Does an administrative agency have the power to rewrite an act of Congress?
The answer to that question in the headline ought to be a resounding no. Yet, by deferring to administrative agencies over the meaning of federal law, the federal courts have for decades empowered the executive branch do exactly this. Agencies now rewrite the law with regularity.
Did US President Donald Trump commit treason in Helsinki when he met Monday with Russian President Vladimir Putin? Should he be impeached?
That is what his opponents claim. Former president Barack Obama’s CIA director John Brennan accused Trump of treason outright.
Brennan tweeted, “Donald Trump’s press conference performance in Helsinki [with Putin] rises to and exceeds the threshold of ‘high crimes and misdemeanors.’ It was nothing short of treasonous.”
Fellow senior Obama administration officials, including former FBI director James Comey, former defense secretary Ashton Carter, and former deputy attorney general Sally Yates parroted Brennan’s accusation.
So you have worked out a method of carrying your defensive handgun that conceals well for you and allows you to make a quick-draw response should trouble raise its angry head. My guess would be that, for most of you, this involves wearing the handgun somewhere near your waistline. Hip holster, inside the waistband, pocket holster—the method doesn’t really matter as long as it works for you. But now I am going to throw a monkey wrench into the whole defensive equation.
President Donald Trump is completing a strong week, and is set to kick off a strong next week, in his push to reshape the federal courts, with Senate Republicans forcing votes on six more of his judicial nominees.
Despite the Democratic minority in the Senate using procedures to delay many confirmation votes, Senate Majority Leader Mitch McConnell, R-Ky., and Judiciary Committee Chairman Charles Grassley, R-Iowa, have prioritized pushing through appeals court judges, and 2017 was a record year for confirmations.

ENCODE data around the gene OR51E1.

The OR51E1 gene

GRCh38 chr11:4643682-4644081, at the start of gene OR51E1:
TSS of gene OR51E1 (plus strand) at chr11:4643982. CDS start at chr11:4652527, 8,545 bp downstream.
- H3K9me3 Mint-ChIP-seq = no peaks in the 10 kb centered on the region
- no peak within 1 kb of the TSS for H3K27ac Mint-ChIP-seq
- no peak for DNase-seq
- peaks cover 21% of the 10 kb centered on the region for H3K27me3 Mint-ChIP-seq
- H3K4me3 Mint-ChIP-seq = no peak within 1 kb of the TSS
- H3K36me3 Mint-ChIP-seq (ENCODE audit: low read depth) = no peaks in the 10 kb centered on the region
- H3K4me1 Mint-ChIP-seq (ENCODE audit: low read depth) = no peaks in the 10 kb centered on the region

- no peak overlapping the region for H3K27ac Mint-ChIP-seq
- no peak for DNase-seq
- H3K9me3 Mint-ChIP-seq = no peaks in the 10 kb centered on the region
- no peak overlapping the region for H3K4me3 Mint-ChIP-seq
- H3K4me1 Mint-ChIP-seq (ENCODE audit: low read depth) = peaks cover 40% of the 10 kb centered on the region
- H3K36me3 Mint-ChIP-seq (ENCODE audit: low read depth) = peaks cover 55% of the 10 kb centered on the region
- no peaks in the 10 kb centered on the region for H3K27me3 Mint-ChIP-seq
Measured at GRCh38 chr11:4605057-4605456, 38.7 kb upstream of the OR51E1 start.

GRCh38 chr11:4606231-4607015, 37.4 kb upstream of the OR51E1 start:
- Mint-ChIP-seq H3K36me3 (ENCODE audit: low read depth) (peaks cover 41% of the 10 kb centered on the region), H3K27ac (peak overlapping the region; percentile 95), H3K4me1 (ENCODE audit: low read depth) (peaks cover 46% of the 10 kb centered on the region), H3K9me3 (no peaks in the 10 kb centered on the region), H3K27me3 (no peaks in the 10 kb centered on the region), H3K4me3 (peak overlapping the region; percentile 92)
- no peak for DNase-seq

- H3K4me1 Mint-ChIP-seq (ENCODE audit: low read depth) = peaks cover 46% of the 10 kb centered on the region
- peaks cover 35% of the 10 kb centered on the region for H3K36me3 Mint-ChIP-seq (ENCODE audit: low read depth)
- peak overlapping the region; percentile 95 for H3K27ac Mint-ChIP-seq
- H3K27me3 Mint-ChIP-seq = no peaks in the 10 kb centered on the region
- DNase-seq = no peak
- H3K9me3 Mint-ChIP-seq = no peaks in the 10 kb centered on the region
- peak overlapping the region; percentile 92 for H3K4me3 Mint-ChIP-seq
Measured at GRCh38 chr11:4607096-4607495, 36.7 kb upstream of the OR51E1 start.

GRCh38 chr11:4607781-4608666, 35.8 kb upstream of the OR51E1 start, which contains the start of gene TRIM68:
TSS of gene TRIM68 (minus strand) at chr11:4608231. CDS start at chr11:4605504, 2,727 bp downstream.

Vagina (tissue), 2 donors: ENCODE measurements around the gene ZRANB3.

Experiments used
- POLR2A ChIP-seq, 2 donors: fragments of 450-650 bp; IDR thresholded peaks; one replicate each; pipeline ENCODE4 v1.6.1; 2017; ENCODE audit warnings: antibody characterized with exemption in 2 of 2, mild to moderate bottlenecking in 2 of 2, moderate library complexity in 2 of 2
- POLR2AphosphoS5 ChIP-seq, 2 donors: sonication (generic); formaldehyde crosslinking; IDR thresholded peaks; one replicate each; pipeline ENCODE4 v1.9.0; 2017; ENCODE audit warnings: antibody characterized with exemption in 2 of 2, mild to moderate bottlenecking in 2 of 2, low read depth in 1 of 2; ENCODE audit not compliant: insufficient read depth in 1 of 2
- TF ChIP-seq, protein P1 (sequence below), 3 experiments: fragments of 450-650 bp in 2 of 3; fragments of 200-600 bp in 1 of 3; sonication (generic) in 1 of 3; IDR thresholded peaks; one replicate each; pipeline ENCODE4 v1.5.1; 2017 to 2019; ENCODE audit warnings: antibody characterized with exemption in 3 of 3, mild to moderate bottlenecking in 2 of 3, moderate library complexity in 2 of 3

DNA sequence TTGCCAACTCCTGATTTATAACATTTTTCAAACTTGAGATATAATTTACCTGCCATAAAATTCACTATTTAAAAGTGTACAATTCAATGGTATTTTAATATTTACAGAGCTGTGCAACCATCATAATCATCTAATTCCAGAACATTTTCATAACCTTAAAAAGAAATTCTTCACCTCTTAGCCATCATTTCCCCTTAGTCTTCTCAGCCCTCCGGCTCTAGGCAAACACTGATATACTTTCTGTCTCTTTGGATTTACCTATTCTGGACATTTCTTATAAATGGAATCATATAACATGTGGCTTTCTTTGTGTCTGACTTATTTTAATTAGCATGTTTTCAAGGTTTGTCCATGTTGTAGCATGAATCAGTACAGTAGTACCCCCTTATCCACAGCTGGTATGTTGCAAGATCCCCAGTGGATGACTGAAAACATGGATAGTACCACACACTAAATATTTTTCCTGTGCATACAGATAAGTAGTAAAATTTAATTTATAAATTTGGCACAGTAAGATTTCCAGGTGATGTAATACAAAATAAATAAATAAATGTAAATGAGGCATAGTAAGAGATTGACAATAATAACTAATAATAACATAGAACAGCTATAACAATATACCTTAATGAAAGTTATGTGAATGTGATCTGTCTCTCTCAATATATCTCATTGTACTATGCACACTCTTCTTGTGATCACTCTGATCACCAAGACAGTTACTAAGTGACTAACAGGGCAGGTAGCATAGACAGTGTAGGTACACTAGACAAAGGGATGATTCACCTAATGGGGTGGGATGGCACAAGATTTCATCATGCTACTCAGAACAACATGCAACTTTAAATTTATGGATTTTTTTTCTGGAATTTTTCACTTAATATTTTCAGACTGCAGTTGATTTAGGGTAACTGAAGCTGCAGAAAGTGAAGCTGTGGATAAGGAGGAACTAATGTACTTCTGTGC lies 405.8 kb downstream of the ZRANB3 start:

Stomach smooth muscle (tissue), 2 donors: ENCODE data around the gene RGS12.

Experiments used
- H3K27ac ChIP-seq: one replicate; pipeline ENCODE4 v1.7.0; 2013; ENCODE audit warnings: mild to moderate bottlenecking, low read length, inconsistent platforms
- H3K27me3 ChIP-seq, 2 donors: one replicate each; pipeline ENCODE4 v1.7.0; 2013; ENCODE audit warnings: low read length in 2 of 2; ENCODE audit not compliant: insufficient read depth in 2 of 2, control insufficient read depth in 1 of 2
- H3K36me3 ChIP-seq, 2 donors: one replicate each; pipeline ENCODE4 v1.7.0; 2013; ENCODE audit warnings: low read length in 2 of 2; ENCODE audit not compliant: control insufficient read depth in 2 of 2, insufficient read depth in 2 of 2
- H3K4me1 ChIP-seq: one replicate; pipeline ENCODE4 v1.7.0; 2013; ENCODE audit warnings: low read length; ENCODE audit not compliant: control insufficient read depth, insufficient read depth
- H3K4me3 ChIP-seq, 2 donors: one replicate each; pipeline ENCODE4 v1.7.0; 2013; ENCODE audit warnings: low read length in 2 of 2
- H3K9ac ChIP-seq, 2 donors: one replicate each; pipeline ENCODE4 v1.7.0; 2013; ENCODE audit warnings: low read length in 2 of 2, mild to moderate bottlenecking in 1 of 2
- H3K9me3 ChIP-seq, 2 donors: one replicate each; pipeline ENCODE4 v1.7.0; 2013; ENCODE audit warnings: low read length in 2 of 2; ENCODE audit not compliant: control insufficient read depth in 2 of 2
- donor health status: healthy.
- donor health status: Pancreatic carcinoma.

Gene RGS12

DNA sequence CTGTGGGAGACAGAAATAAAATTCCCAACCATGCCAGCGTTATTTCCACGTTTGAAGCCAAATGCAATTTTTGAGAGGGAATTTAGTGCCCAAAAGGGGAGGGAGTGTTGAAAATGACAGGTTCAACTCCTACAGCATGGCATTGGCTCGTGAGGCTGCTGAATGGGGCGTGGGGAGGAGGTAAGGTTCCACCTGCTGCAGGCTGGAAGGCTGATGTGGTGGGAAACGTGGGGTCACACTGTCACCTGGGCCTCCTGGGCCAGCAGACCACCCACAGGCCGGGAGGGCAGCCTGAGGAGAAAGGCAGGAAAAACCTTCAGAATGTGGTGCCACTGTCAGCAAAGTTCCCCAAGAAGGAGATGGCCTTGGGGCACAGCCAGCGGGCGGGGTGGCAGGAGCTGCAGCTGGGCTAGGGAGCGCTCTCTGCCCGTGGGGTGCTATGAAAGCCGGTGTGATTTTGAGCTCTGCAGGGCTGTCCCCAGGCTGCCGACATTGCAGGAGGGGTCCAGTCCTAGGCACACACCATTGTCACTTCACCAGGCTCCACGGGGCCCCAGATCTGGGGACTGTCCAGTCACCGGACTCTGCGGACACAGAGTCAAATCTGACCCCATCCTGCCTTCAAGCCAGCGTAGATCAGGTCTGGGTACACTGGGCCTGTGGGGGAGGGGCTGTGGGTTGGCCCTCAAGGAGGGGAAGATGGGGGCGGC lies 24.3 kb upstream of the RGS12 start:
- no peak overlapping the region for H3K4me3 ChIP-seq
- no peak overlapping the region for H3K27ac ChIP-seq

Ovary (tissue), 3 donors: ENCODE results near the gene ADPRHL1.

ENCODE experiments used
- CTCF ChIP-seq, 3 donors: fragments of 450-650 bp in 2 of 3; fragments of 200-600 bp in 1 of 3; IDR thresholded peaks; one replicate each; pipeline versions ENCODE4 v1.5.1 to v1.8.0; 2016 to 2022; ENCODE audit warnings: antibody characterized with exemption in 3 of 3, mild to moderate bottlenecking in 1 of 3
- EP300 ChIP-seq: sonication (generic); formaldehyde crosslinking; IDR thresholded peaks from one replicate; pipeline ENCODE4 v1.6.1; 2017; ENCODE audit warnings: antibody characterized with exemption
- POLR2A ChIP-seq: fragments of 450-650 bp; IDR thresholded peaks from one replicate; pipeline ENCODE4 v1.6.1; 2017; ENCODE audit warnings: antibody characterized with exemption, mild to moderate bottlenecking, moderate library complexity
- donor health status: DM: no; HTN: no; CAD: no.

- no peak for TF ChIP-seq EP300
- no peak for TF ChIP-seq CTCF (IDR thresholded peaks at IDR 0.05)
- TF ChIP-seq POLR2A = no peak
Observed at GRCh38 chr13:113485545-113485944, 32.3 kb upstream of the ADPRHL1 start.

“This week, the Senate will consider another slate of extremely well-qualified nominees for seats on the federal bench,” McConnell said in a statement Monday. “A thoughtful, independent, and expert judiciary is a cornerstone of our constitutional order. It’s been the case since the very beginning.”
Swansboro, N.C., lost a little of its small-town charm one day in February, when a law enforcement officer and someone he had pulled over for a traffic violation got into a tussle. Fortunately for officer Aaron Thompson, an armed citizen who was not too far behind, prevented the situation from escalating. Thompson had been on patrol when he noticed a box truck being driven erratically. The vehicle pulled over when Thompson flashed his lights and siren, but when the police officer exited his car, the truck driver took off. Thompson caught up and the vehicle stopped again. This time, the police officer ordered the driver out of the truck and took him to the side of the road, where the culprit started “fighting or pulling away from the officer,” according to Swansboro Police Chief Ken Jackson. A passing armed citizen saw the two men wrestling in the roadside ditch. He stopped his car, grabbed his Smith & Wesson handgun and yelled at the scoundrel to stop resisting. Upon noticing the gun, the suspect complied. (Jacksonville Daily News, Jacksonville, NC, 2/19/18)